Dremel tool - Engraving | The Boneyard

Dremel tool - Engraving

HuskyHawk

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Has anybody tried this? I recently got a Dremel tool, which I wanted for some time. My first use case is to try engraving some metal. I have a 1/16" engraving bit, but practicing on a Altoids tin and I can't make letters consistently. Even on the lowest speed it moves when trying to draw horizontal lines or certain curves against the rotation.

I'll have other uses for the thing, but I'd like to be able to use it for this.
 

Chin Diesel

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Has anybody tried this? I recently got a Dremel tool, which I wanted for some time. My first use case is to try engraving some metal. I have a 1/16" engraving bit, but practicing on a Altoids tin and I can't make letters consistently. Even on the lowest speed it moves when trying to draw horizontal lines or certain curves against the rotation.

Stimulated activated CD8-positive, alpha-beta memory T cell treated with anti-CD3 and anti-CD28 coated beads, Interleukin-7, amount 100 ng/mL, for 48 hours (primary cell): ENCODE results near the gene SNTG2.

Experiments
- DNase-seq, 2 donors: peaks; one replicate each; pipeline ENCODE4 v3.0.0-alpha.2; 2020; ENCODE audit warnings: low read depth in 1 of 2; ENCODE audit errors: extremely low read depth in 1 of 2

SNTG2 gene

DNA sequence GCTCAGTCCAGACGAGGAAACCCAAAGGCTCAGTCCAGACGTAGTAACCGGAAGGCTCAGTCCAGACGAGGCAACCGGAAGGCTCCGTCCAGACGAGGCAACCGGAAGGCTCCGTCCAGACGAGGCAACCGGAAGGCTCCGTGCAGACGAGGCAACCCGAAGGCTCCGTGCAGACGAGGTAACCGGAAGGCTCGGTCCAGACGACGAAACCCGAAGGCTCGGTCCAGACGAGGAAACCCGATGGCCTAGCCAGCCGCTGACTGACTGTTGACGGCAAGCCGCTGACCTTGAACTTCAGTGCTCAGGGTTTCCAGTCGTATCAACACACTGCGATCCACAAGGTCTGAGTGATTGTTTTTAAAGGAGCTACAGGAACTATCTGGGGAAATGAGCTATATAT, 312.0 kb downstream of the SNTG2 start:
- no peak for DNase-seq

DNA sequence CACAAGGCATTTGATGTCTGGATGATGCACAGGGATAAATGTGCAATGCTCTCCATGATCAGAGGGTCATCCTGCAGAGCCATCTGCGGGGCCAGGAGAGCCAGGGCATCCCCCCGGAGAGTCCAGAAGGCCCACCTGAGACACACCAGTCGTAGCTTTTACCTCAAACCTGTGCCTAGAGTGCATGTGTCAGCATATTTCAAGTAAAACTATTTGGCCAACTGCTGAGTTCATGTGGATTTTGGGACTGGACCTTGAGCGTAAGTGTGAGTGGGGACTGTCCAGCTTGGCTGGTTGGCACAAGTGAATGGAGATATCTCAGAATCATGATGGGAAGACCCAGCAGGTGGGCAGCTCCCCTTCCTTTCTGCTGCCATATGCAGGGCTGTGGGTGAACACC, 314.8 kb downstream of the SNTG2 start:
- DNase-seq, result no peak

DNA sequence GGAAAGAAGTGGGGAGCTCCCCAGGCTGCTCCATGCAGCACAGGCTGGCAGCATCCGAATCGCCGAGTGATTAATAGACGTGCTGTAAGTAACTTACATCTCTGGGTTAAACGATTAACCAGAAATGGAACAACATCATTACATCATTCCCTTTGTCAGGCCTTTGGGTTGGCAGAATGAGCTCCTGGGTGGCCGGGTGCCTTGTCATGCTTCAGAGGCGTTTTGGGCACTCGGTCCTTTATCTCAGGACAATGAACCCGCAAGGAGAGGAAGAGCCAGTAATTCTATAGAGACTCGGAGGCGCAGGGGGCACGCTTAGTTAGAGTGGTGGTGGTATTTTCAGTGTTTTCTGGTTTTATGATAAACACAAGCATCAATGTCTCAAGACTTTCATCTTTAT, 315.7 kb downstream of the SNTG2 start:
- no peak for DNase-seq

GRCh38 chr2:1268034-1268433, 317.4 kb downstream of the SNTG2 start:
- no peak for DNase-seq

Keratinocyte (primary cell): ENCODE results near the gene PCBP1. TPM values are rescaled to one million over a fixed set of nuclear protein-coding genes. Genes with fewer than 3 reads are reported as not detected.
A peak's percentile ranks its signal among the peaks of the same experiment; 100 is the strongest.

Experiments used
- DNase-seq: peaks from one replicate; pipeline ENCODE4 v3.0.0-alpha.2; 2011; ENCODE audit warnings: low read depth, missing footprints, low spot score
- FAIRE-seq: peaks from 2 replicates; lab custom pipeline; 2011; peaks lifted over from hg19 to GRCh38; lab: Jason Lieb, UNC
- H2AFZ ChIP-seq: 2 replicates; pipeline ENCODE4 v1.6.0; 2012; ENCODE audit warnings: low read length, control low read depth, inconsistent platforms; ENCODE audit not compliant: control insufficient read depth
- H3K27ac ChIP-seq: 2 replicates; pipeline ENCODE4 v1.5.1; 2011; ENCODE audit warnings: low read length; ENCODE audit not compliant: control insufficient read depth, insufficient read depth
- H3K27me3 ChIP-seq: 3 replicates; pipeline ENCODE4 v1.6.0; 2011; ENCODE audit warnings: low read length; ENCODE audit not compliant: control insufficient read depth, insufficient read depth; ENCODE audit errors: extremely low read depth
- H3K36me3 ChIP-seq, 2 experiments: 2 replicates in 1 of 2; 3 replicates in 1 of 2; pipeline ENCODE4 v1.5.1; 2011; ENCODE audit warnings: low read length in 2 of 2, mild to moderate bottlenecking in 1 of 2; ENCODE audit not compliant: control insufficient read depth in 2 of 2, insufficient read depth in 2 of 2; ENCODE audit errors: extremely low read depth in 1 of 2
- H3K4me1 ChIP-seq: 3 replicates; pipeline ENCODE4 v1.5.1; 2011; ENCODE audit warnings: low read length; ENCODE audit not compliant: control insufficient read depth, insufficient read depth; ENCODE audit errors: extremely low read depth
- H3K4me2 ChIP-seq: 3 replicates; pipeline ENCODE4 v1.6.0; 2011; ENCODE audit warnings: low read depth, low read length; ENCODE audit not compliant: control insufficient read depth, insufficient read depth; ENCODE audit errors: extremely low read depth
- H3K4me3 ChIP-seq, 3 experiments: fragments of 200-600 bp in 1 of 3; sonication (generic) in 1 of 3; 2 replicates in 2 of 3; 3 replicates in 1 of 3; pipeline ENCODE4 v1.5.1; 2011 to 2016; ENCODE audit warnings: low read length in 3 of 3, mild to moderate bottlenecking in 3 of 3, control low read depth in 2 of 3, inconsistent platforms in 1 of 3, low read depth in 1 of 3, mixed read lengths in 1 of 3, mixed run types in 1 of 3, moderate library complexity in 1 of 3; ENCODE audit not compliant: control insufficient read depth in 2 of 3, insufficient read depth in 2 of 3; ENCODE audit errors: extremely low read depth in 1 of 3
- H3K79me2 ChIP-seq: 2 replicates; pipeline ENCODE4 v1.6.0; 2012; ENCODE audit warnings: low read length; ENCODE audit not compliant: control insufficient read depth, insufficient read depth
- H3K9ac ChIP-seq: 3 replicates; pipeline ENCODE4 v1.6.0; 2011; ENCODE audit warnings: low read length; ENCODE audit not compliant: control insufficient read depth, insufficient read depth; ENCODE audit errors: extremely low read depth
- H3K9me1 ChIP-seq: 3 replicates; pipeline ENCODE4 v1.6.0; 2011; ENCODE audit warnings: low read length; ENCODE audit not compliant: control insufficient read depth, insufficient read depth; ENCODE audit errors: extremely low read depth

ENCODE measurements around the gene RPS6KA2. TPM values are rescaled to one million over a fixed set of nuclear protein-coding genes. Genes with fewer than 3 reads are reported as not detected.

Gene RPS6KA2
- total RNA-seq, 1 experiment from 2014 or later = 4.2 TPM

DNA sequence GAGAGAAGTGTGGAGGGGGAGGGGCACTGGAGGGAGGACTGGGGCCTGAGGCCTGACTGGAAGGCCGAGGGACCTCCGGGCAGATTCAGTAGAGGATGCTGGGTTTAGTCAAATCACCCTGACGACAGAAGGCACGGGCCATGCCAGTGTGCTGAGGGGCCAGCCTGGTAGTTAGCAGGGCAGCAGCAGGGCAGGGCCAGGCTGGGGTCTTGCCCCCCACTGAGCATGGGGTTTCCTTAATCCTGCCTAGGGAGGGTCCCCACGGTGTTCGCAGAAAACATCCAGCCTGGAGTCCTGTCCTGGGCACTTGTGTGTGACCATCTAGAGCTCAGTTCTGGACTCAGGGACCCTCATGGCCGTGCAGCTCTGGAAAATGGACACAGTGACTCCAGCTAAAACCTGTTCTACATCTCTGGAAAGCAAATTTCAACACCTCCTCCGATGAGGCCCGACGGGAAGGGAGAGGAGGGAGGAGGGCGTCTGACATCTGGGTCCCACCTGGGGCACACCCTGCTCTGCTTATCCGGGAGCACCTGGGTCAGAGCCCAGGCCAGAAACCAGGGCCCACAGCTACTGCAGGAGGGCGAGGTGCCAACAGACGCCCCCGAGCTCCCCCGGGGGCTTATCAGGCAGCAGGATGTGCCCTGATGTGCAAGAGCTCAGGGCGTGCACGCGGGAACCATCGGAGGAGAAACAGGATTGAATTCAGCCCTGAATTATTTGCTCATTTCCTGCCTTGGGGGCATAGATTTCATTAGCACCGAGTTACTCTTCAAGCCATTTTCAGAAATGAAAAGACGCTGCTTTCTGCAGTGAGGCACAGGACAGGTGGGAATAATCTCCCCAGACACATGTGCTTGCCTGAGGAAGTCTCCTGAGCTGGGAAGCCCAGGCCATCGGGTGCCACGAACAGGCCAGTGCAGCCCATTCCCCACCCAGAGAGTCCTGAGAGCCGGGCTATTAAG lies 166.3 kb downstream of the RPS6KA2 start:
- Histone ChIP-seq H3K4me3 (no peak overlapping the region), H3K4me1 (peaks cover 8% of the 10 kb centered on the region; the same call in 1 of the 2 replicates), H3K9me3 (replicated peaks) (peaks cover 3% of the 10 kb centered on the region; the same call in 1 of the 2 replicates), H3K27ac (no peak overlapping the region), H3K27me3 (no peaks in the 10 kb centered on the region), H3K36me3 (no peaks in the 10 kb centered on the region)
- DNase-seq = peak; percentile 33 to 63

I'll have other uses for the thing, but I'd like to be able to use it for this.

Short answer is it takes time, practice and patience. In the near term unless you are already artistically inclined with manual art tools you won't be good with one spinning 1500-20000 RPM.

I'd also think using a thin tin can may be harder to control than a sturdier block of metal.
 

CL82

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Has anybody tried this? I recently got a Dremel tool, which I wanted for some time. My first use case is to try engraving some metal. I have a 1/16" engraving bit, but practicing on a Altoids tin and I can't make letters consistently. Even on the lowest speed it moves when trying to draw horizontal lines or certain curves against the rotation.

I'll have other uses for the thing, but I'd like to be able to use it for this.
I’ve never tried it for engraving, but those Dremels are so useful in ways you would never think of unless you’ve got one.
 

HuskyHawk